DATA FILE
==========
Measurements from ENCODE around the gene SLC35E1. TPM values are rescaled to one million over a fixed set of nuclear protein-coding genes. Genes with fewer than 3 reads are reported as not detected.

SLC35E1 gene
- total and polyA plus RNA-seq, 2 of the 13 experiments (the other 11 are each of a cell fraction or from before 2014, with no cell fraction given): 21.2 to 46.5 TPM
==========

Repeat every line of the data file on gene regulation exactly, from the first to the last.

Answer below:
Measurements from ENCODE around the gene SLC35E1. TPM values are rescaled to one million over a fixed set of nuclear protein-coding genes. Genes with fewer than 3 reads are reported as not detected.

SLC35E1 gene
- total and polyA plus RNA-seq, 2 of the 13 experiments (the other 11 are each of a cell fraction or from before 2014, with no cell fraction given): 21.2 to 46.5 TPM